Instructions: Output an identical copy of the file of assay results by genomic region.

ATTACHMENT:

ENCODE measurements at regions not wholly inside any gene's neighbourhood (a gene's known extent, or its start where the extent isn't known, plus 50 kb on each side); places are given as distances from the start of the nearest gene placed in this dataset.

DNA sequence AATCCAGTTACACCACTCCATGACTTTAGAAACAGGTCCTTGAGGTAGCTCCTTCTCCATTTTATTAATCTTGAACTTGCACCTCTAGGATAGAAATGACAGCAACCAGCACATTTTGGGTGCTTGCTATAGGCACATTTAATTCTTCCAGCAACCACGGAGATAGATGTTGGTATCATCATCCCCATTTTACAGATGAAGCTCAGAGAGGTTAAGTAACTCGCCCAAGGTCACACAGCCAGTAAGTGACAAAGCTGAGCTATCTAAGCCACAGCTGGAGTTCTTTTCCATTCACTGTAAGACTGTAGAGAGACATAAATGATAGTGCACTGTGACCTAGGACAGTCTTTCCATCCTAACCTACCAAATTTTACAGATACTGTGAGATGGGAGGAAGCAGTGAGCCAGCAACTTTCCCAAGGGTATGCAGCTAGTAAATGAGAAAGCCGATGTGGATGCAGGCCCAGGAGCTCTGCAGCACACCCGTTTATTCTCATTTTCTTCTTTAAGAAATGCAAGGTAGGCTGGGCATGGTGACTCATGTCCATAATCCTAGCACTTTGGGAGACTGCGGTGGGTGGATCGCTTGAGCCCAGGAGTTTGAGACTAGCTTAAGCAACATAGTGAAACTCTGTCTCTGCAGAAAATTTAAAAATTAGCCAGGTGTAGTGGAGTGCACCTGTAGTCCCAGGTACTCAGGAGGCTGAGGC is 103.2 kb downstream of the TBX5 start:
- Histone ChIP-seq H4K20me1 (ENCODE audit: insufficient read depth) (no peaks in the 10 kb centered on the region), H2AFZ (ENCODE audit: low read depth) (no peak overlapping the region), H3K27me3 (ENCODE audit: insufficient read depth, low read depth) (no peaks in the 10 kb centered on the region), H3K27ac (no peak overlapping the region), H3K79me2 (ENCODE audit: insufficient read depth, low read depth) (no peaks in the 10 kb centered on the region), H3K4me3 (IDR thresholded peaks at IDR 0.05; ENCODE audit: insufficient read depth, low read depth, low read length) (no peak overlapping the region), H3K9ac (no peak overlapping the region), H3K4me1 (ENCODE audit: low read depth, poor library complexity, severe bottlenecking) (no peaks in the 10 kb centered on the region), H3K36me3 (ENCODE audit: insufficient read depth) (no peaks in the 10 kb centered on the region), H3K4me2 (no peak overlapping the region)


ENCODE measurements at regions not wholly inside any gene's neighbourhood (a gene's known extent, or its start where the extent isn't known, plus 50 kb on each side); places are given as distances from the start of the nearest gene placed in this dataset.

DNA sequence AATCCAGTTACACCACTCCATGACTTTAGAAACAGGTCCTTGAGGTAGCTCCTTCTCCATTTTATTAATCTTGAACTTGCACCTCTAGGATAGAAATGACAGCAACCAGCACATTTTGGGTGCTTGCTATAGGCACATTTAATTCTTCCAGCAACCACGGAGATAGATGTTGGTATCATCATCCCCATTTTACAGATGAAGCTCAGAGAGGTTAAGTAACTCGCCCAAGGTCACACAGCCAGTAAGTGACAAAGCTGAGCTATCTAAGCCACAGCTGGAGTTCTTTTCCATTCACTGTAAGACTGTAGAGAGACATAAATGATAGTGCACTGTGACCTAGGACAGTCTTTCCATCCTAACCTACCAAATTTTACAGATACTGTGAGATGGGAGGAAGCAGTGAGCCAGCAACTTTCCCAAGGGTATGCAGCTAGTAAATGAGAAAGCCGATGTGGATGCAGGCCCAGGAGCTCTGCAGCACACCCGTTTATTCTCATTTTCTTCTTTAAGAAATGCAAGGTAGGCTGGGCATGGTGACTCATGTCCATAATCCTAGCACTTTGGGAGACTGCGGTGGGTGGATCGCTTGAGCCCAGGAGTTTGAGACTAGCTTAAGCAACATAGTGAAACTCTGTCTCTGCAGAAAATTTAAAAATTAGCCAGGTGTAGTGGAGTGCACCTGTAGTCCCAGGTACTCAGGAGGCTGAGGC is 103.2 kb downstream of the TBX5 start:
- Histone ChIP-seq H4K20me1 (ENCODE audit: insufficient read depth) (no peaks in the 10 kb centered on the region), H2AFZ (ENCODE audit: low read depth) (no peak overlapping the region), H3K27me3 (ENCODE audit: insufficient read depth, low read depth) (no peaks in the 10 kb centered on the region), H3K27ac (no peak overlapping the region), H3K79me2 (ENCODE audit: insufficient read depth, low read depth) (no peaks in the 10 kb centered on the region), H3K4me3 (IDR thresholded peaks at IDR 0.05; ENCODE audit: insufficient read depth, low read depth, low read length) (no peak overlapping the region), H3K9ac (no peak overlapping the region), H3K4me1 (ENCODE audit: low read depth, poor library complexity, severe bottlenecking) (no peaks in the 10 kb centered on the region), H3K36me3 (ENCODE audit: insufficient read depth) (no peaks in the 10 kb centered on the region), H3K4me2 (no peak overlapping the region)